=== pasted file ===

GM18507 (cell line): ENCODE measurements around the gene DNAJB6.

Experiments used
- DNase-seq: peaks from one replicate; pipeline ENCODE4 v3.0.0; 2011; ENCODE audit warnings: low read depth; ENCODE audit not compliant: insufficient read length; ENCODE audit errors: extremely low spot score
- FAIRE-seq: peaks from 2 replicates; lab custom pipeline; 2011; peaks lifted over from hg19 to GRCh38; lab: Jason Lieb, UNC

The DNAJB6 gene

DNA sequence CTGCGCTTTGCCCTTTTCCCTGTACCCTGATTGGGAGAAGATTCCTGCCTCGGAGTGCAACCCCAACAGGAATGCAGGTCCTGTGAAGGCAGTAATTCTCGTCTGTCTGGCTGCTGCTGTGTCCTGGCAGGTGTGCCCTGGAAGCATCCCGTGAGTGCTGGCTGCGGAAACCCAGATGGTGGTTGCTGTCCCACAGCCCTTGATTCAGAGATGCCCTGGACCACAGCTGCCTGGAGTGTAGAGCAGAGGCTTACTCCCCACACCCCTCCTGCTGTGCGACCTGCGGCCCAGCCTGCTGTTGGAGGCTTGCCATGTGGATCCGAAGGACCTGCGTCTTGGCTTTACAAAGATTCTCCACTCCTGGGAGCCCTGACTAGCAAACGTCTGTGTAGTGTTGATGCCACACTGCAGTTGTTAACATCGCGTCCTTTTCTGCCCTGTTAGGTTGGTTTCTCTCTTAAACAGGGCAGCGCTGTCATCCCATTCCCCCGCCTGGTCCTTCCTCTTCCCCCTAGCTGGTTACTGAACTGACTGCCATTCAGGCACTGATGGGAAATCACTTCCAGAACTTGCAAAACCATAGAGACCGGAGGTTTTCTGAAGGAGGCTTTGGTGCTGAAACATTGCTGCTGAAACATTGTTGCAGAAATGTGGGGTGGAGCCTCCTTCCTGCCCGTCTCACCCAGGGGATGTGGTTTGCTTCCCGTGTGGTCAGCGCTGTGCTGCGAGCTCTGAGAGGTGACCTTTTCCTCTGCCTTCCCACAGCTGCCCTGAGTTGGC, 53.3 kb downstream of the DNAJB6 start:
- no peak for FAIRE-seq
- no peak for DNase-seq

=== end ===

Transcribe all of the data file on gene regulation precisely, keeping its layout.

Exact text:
GM18507 (cell line): ENCODE measurements around the gene DNAJB6.

Experiments used
- DNase-seq: peaks from one replicate; pipeline ENCODE4 v3.0.0; 2011; ENCODE audit warnings: low read depth; ENCODE audit not compliant: insufficient read length; ENCODE audit errors: extremely low spot score
- FAIRE-seq: peaks from 2 replicates; lab custom pipeline; 2011; peaks lifted over from hg19 to GRCh38; lab: Jason Lieb, UNC

The DNAJB6 gene

DNA sequence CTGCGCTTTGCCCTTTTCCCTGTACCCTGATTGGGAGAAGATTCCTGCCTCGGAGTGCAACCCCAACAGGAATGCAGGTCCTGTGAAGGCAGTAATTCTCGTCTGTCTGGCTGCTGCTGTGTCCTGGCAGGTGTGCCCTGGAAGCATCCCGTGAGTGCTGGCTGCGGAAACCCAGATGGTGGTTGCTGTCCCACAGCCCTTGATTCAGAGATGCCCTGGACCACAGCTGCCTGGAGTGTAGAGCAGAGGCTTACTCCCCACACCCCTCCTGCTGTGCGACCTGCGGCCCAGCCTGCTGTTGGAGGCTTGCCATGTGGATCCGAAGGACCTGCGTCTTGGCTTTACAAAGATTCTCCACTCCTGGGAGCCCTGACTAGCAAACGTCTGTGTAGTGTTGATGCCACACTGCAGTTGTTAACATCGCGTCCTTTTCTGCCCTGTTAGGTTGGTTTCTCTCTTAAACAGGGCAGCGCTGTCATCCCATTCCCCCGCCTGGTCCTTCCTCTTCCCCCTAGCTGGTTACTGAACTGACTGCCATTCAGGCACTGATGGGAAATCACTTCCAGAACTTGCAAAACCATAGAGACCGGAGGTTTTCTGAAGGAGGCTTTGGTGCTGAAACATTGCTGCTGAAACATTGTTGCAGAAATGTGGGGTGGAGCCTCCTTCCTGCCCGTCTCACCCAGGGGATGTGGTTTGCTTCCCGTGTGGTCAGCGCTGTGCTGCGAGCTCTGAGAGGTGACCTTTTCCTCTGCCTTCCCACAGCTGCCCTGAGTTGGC, 53.3 kb downstream of the DNAJB6 start:
- no peak for FAIRE-seq
- no peak for DNase-seq